Curiosity Mission Updates

NASA's Mars rover Curiosity acquired this image using its Left Navigation Camera (Navcams) on Sol 1518 Credit: NASA/JPL-Caltech

We’re continuing to make steady progress, with successful drives interspersed with plenty of good science. In the Sol 1516 plan, we started off with a Mastcam mosaic of "West Mesa" to study the stratigraphy, followed by a big 5x5 point ChemCam analysis on the nodular target "Ship Island" which brings ChemCam to more than 400,000 laser shots! ChemCam also analyzed the target "Stave Island" and Mastcam documented both targets as well as the auto-targeted location from Sol 1514. Mastcam rounded out the science block with a small mosaic of some interesting dark rocks. After that, Curiosity drove, and ChemCam did another auto-targeted observation. Sol 1517 was pretty simple, with a Mastcam image of the rover deck, Navcam atmospheric monitoring, and a twilight MARDI image. The Sol 1516 drive brought us to a sandy location, so the Sol 1518 plan takes advantage of that location to study the sand. The plan starts out with Mastcam observations to monitor the amount of dust in the atmosphere, followed by ChemCam observations of "Folly Island", "Burnt Porcupine", "Hadley Point", and "Old Whale Ledge". Mastcam will document all of those targets, plus the AEGIS target from Sol 1516. Mastcam also has an observation to extend the mosaic of the workspace. With the remote sensing done, MAHLI will image "Folly Island" and the sandy targets "Sheep Porcupine" and "Bald Porcupine". APXS will also measure Sheep Porcupine and Bald Porcupine. Late in the day, Mastcam will repeat the observations of atmospheric dust. On Sol 1519, we have a short drive with the usual post-drive imaging, and ChemCam will do another automated observation. Sol 1520 is an untargeted Sol, so we are focusing on imaging distant targets. Mastcam has a mosaic of the upcoming "Hematite Ridge", ChemCam has a long-distance RMI of Mt. Sharp, and NavCam will look to the northern horizon to measure the dust in the atmosphere. by Ryan Anderson -Ryan is a planetary scientist at the USGS Astrogeology Science Center and a member of the ChemCam team on MSL. Dates of planned rover activities described in these reports are subject to change due to a variety of factors related to the martian environment, communication relays and rover status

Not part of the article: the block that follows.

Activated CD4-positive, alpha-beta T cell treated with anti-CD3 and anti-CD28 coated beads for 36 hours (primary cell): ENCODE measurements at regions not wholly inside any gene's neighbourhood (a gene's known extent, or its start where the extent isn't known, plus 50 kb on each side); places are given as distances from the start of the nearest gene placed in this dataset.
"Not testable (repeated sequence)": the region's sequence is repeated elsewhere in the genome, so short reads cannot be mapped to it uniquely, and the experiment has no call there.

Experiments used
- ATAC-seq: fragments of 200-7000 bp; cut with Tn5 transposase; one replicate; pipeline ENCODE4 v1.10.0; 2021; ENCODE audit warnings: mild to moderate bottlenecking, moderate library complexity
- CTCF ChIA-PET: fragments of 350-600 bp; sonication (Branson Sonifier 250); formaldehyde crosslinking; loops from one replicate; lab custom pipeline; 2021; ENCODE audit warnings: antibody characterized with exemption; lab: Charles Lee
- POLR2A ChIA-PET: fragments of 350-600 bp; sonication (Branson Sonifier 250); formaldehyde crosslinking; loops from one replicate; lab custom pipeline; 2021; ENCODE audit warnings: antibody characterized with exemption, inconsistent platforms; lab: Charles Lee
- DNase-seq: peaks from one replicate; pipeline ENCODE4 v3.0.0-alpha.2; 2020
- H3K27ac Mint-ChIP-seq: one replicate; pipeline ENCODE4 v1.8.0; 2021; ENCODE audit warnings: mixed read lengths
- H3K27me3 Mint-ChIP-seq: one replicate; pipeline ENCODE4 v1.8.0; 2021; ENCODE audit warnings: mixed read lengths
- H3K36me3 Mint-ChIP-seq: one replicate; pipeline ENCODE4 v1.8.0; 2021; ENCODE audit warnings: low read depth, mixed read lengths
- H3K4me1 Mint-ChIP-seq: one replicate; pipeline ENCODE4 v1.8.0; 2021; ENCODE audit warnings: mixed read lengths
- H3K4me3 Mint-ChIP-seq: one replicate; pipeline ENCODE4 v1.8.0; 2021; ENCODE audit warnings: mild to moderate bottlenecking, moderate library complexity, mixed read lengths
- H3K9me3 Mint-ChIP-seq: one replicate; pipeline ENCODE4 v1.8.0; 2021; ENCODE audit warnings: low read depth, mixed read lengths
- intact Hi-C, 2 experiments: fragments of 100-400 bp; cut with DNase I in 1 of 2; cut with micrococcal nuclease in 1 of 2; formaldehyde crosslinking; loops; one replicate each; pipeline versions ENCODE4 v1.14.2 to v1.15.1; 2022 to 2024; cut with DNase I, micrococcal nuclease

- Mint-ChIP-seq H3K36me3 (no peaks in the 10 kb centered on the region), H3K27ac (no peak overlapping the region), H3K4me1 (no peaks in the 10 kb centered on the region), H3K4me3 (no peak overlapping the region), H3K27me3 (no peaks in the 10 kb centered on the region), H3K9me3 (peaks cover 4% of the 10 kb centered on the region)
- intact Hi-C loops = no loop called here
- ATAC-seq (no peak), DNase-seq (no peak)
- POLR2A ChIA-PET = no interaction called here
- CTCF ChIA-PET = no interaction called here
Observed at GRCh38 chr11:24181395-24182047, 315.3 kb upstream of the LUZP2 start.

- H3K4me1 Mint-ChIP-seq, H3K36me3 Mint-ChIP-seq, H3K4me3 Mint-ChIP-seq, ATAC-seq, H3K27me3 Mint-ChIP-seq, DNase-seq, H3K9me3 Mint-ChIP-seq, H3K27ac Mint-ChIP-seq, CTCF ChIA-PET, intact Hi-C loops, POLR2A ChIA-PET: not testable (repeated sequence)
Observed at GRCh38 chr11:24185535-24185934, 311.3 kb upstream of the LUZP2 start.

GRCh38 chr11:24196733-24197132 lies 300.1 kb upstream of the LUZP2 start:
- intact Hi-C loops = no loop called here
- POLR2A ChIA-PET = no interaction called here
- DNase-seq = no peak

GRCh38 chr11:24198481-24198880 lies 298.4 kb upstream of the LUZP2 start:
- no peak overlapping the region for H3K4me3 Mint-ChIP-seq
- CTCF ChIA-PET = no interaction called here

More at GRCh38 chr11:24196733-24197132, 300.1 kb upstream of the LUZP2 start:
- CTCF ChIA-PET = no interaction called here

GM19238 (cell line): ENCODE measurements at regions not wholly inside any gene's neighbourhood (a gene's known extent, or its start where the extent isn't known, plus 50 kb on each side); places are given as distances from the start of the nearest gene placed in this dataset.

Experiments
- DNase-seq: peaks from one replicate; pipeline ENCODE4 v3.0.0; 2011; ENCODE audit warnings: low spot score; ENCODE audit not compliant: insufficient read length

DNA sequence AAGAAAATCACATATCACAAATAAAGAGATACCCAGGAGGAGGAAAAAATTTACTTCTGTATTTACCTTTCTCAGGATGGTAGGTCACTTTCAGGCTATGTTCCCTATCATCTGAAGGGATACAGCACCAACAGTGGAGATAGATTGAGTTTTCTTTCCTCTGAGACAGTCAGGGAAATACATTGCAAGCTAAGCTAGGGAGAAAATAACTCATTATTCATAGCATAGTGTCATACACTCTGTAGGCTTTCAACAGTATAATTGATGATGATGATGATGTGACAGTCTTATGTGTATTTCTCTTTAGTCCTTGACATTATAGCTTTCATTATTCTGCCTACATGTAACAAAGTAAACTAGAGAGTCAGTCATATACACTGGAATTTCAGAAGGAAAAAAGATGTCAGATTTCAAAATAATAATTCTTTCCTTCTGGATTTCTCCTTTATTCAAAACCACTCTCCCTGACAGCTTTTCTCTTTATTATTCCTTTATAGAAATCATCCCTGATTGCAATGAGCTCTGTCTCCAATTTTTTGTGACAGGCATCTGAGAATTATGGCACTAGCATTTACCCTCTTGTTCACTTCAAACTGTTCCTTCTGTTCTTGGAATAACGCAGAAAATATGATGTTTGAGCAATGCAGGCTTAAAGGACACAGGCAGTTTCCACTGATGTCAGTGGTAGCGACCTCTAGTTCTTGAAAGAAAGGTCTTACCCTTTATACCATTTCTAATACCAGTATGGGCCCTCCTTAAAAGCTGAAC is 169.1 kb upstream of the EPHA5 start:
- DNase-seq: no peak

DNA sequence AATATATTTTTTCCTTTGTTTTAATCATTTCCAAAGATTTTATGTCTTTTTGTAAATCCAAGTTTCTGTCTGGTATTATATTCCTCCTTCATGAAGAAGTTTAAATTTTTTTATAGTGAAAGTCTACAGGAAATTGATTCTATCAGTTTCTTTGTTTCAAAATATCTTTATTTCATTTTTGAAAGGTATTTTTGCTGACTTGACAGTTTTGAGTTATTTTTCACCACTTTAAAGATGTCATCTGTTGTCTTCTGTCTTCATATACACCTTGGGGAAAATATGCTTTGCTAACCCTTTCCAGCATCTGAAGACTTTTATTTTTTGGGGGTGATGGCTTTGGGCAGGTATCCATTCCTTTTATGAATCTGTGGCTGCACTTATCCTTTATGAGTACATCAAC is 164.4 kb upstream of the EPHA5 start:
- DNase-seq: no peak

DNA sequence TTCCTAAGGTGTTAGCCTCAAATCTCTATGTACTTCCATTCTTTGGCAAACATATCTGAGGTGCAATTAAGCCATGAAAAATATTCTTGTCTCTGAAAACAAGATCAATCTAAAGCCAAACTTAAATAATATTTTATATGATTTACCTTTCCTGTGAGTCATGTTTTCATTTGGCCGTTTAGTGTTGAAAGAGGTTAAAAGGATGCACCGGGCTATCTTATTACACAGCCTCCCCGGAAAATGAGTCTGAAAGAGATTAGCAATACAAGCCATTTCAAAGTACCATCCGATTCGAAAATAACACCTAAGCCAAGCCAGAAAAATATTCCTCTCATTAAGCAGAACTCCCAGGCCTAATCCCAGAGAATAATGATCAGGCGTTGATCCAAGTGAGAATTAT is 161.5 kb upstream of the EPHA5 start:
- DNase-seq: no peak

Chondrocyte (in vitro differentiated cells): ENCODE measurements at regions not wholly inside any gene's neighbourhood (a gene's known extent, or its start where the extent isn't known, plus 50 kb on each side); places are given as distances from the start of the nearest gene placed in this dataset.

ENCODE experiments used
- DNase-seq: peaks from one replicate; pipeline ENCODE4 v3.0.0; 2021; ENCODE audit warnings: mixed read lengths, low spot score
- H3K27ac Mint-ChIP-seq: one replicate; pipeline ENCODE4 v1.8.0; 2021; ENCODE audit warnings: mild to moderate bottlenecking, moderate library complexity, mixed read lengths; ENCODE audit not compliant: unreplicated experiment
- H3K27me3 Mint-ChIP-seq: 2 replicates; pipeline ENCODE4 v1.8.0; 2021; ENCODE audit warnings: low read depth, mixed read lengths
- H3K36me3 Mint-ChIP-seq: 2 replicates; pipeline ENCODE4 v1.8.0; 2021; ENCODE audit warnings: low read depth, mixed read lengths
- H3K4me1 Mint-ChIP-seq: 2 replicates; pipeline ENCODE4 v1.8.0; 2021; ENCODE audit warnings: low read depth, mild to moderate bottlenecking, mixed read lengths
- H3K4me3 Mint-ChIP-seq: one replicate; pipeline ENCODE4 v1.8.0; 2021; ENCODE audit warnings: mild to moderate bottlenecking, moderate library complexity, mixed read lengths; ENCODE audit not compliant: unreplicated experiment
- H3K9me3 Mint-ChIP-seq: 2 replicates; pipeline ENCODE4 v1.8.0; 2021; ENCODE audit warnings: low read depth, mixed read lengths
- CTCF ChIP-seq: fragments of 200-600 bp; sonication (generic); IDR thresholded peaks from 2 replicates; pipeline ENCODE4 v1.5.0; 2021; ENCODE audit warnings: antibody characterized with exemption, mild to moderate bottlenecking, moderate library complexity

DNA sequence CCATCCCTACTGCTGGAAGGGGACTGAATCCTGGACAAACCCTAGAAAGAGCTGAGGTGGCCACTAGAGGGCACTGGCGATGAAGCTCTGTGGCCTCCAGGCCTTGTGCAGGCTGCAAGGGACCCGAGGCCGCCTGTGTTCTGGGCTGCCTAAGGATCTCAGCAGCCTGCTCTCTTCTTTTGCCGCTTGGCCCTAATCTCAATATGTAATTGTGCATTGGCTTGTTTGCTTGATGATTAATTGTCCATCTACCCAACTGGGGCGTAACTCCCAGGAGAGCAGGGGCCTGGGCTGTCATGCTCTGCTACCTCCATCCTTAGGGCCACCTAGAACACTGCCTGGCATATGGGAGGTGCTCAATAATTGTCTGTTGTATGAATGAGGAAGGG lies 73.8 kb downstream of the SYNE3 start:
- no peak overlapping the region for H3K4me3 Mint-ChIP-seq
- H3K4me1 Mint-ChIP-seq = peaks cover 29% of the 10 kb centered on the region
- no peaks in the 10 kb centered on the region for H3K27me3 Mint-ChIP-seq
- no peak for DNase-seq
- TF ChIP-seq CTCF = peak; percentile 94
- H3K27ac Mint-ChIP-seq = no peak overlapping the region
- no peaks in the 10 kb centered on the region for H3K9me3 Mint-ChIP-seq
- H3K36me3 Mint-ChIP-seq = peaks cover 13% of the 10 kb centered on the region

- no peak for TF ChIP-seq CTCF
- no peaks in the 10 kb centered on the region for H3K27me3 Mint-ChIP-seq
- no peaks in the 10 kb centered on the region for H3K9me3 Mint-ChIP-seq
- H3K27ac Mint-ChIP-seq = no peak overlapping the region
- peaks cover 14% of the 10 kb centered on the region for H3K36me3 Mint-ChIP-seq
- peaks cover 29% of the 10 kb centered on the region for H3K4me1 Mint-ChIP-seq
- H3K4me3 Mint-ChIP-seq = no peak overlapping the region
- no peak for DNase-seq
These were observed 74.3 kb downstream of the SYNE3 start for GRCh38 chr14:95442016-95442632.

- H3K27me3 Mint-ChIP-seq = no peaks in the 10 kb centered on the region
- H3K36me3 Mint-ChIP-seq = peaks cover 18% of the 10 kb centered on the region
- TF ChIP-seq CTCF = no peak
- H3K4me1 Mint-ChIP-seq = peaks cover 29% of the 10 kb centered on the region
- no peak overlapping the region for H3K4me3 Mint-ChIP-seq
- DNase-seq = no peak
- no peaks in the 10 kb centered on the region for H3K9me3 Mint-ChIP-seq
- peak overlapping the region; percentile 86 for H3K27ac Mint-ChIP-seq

About this Blog
These blog updates are provided by self-selected Mars Science Laboratory mission team members who love to share what Curiosity is doing with the public.

Dates of planned rover activities described in these reports are subject to change due to a variety of factors related to the Martian environment, communication relays and rover status.

Contributors
Tools on the
Curiosity Rover
The Curiosity rover has tools to study clues about past and present environmental conditions on Mars, including whether conditions have ever been favorable for microbial life. The rover carries:

Cameras

Spectrometers

Radiation Detectors

Environmental Sensors

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